Cain’s Perfecto Ranks Higher Than You Might Think

Matt CainIf you’re going to watch a perfect game by a Giants pitcher, doing it at the one Bay Area–themed bar in Brooklyn is a wise choice. And if you’re going to throw a perfect game, striking out 14 batters and propelling yourself into discussion for the best-pitched game in the history of baseball is a great way to do it.

There are a million factors that go into rating the quality of a pitching performance like Matt Cain’s 10-0 perfecto win Wednesday night. You could ding Cain for facing a weak Astros lineup. You could raise an eyebrow at some of home plate umpire Ted Barrett’s generous ball-strike calls (Barrett was also behind the plate for David Cone’s perfect game against the Expos in 1999). You could note that it never happens if not for Gregor Blanco’s unbelievable catch (watch the whole clip; the Spanish-language call is phenomenal). And if you wanted to be really cynical, you could squawk about this being the third no-hitter in 13 days (first time a streak like that’s happened in 95 years) and the fifth perfect game since July 2009, meaning nearly one-quarter of all perfectos ever thrown have happened in the past three years.

There are no metrics that keep track of all those factors, unfortunately. But there is one context-neutral stat that gives us some insight into where Cain’s game ranks among the best-pitched games ever: Bill James’s Game Score. It’s a relatively simple formula:

• Start with 50 points.
• Add one point for each out recorded, so three points for every complete inning pitched.
• Add two points for each inning completed after the fourth.
• Add one point for each strikeout.
• Subtract two points for each hit allowed.
• Subtract four points for each earned run allowed.
• Subtract two points for each unearned run allowed.
• Subtract one point for each walk.

Based on those criteria, here’s where Cain stands:

Highest Game Score in a Nine-Inning Game (Live Ball Era, Since 1920)
Kerry Wood (1998): 105
Matt Cain (2012): 101
Nolan Ryan (1991): 101
Sandy Koufax (1965): 101

Wood’s top score was his 20-strikeout masterpiece in 1998, also against the Astros (a very good Astros offense with Craig Biggio, Jeff Bagwell, Moises Alou, and others, though). It wasn’t a no-hitter, but a 20-year-old(!) Wood ceded just one hit and walked none in the game, making the amazing 2012 performances of 19-year-old Bryce Harper and 20-year-old Mike Trout seem trite by comparison.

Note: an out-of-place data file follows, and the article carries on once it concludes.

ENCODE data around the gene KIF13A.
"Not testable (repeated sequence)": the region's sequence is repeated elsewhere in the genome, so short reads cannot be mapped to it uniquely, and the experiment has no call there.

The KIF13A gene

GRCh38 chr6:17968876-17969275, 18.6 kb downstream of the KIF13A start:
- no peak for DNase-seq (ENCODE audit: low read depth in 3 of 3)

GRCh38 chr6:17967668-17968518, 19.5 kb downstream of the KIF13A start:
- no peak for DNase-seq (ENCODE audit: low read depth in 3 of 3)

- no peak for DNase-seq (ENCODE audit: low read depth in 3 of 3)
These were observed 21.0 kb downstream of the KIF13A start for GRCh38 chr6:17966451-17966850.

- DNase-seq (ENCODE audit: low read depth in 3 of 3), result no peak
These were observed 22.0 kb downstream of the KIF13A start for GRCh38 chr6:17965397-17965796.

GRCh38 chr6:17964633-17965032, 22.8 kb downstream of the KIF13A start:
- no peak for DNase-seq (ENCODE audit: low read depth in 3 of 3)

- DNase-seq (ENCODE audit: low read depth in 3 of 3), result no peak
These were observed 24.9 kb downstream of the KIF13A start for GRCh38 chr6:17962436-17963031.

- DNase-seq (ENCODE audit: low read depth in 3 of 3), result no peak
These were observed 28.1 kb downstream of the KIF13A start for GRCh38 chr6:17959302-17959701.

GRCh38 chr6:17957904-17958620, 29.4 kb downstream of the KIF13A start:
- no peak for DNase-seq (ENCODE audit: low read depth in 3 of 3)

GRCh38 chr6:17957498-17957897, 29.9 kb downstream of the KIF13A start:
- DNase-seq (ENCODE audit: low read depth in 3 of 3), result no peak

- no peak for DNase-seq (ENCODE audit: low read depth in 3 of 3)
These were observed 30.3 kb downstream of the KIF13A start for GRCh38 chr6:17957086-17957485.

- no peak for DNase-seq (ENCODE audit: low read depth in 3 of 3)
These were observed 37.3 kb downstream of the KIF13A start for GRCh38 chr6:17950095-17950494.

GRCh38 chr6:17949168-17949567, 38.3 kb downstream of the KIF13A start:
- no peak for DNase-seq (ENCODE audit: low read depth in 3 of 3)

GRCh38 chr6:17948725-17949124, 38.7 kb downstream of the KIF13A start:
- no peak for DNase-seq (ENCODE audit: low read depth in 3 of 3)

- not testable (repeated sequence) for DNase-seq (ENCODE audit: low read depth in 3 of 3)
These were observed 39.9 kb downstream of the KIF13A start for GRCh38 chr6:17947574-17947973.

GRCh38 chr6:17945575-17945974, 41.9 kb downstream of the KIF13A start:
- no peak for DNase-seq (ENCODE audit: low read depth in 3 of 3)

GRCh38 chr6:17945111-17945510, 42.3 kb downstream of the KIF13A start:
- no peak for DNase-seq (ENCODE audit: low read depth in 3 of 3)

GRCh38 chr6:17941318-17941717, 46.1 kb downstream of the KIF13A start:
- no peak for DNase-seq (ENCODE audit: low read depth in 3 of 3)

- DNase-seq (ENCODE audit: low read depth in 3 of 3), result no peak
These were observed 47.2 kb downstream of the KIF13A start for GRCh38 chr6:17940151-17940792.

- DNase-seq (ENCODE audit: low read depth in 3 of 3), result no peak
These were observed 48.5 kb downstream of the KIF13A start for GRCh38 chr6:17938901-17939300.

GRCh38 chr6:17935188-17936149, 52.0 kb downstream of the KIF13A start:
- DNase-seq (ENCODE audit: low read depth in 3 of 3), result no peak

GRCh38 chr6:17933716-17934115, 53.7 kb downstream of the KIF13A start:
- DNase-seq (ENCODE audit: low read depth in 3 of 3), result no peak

Nolan Ryan threw seven career no-hitters and was generally considered one of the toughest pitchers of his generation to hit, causing a disconnect between those who consider him one of the top handful of pitchers ever and others who point to his career walk rate of more than one every other inning and downgrade him a notch. No one denies his incredible longevity, though: Ryan’s 101 Game Score came in a 1991 no-hitter against the Jays, in which he struck out 16 batters and walked two. He was 44 years old at the time.

Sandy Koufax’s 101-earning perfect game elicited what might be the best radio call of any sporting event, ever.

For Cain to rank with three such iconic performances seems improbable, at least until we’ve had time to digest what just happened: The most strikeouts ever recorded in a perfect game (tied with Koufax), a 125-pitch performance that saw Cain throw hardest (94 mph) in the game’s last three innings, and the first perfect game in the history of the illustrious 130-year-history of the Giants franchise.

Thanks to ESPN Stats & Info and Elias Sports Bureau for the intel.

Filed Under: MLB, San Francisco Giants

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Jonah Keri is a staff writer for Grantland. His book The Extra 2%: How Wall Street Strategies Took a Major League Baseball Team From Worst to First is a national best seller. His new book Up, Up, and Away, on the history of the Montreal Expos, is now available.

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